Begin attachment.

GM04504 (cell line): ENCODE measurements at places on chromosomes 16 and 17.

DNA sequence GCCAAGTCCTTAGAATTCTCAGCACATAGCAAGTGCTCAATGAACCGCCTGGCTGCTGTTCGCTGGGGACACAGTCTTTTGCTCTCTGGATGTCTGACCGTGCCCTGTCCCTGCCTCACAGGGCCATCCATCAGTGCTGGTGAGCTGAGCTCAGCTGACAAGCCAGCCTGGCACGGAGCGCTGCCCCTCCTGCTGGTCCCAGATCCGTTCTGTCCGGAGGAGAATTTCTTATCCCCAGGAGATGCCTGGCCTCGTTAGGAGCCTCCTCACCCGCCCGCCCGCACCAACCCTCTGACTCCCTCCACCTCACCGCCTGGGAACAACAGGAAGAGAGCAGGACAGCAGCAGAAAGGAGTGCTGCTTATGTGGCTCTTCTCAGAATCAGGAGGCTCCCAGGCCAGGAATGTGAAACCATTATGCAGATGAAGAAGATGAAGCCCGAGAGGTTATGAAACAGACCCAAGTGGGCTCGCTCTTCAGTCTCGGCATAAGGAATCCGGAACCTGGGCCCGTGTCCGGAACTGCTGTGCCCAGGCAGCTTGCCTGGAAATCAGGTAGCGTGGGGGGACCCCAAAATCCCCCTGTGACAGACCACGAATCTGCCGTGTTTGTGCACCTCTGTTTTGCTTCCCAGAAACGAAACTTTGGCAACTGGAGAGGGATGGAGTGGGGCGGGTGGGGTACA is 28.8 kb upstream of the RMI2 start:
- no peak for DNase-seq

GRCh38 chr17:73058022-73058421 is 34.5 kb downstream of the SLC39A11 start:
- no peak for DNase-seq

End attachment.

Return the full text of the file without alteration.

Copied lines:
GM04504 (cell line): ENCODE measurements at places on chromosomes 16 and 17.

DNA sequence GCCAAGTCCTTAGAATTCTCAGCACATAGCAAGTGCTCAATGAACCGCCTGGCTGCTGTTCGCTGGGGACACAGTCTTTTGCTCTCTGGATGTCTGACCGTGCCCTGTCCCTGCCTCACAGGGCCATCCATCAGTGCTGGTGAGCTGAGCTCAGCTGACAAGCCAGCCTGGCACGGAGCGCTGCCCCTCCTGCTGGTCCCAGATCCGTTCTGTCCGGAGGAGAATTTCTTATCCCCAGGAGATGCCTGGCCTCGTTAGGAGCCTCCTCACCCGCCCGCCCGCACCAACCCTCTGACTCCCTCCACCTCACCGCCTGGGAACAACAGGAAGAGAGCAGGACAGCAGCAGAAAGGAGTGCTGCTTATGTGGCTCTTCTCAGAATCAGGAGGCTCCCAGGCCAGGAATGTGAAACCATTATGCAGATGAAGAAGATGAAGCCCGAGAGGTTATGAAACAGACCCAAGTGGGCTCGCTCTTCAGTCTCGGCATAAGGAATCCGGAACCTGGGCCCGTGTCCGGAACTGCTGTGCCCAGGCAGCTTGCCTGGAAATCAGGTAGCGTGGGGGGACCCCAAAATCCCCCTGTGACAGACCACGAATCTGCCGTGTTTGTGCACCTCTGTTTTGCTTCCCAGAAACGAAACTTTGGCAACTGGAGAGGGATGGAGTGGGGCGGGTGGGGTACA is 28.8 kb upstream of the RMI2 start:
- no peak for DNase-seq

GRCh38 chr17:73058022-73058421 is 34.5 kb downstream of the SLC39A11 start:
- no peak for DNase-seq